On a clear New York morning, 21 years ago, the world changed.
For those of us old enough to remember the attacks, we can still vividly recall where we were and what we were doing on that dreadful day.
Many Australians were asleep when American Airlines Flight 11 hit the North Tower of the World Trade Centre.
As news spread around the world via live broadcasts, in Australia, some of us were awake or roused from sleep to witness United Airlines Flight 175 strike the South Tower seventeen minutes later. It was a moment of profound dread – the realisation this was no accident; that America was under attack.
And it got worse with the news of a third plane, American Airlines Flight 77, having impacted the Pentagon in Arlington, Virginia. And a fourth, United Airlines Flight 93, having crashed inverted in a Pennsylvania field after valiant passengers attempted to retake control.
Despite the devastation of 9/11 and pervasive melancholy of its aftermath, the tragedy brought people together, with Americans proudly flying their national flag on their cars and houses. The United States was bruised, but not broken; a country aching, but unified.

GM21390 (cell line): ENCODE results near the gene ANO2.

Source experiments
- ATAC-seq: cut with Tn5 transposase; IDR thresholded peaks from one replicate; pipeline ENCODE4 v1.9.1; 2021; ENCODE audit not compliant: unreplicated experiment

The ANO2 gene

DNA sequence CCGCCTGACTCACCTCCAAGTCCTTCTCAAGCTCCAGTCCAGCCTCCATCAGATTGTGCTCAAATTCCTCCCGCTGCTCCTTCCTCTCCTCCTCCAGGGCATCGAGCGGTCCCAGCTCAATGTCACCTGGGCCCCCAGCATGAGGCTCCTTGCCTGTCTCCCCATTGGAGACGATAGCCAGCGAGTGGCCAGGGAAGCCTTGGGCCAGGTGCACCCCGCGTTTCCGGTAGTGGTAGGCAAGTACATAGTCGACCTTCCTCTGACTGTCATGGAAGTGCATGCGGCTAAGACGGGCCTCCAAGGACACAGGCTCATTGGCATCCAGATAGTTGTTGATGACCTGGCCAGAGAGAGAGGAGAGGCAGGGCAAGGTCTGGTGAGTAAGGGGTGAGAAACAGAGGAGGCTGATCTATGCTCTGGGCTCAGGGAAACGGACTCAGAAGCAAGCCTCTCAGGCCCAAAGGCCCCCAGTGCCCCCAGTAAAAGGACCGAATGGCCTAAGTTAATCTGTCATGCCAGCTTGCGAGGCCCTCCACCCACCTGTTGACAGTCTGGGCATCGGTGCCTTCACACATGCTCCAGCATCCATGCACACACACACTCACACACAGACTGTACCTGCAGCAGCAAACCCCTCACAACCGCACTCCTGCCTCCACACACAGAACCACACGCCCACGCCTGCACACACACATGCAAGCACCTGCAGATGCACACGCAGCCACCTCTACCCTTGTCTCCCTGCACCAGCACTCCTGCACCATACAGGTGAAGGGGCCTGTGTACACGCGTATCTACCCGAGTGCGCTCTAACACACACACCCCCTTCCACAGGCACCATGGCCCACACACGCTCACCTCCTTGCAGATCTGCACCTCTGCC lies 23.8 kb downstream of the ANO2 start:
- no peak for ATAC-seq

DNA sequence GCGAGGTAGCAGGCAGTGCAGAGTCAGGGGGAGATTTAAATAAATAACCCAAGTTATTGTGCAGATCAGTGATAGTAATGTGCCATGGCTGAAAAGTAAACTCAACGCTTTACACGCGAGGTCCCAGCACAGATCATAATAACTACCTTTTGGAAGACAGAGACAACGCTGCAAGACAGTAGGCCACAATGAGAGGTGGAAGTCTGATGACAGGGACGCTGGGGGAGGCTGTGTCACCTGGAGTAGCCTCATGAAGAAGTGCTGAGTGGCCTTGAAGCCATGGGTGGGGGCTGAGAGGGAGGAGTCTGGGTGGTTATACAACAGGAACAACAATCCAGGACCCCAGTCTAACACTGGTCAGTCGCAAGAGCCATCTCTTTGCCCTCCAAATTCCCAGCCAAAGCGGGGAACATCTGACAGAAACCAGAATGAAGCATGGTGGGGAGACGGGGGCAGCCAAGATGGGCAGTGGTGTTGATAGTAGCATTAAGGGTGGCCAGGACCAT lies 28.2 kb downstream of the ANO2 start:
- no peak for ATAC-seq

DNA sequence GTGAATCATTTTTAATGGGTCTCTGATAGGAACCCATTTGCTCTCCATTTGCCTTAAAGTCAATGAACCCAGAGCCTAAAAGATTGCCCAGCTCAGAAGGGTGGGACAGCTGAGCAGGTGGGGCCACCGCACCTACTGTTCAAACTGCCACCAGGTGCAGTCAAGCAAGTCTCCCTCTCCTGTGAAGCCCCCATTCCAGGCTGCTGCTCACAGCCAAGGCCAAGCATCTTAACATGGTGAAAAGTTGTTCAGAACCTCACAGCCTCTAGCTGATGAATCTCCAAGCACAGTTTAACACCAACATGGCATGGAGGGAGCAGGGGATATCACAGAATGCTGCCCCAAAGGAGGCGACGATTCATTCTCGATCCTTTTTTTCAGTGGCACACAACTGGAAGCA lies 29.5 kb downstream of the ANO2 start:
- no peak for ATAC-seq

Today, as we did on that dreadful day, we think about the first responders: the paramedics, firefighters and members of the law enforcement community who sacrificed their lives trying desperately to save others. We think about the families whose loved ones didn’t make it home that night. And we think especially about the ten Australians who were among the almost 3,000 innocent people killed.
Post-September 11, terrorism has affected us in a similar way to the nuclear fears that hung over the Cold War generations, or indeed, our current generation with its concerns about the heightened risk of conflict in our region. The unthinkable implications of ever-present threats have become engrained in our psyche.
We may have become more cautious and vigilant as a result of 9/11, adapting as we must. But we have also become more united in our efforts to eradicate evil, wherever it lurks and whatever form it takes.
On this, the 21st anniversary of September 11, we remember those who lost their lives and all those still living with the loss of loved ones.
In so doing, we reflect on our fortitude as free people and the enduring strength of our values. We can overcome unimaginable tragedy and rise to meet the most trying of challenges as long as we continue to confidently and courageously carry the flame of liberty and justice.
Importantly today, we thank those who served in the Iraq and Afghanistan campaigns fighting terrorists and helping to prevent another 9/11. We are forever grateful for their service and sacrifice.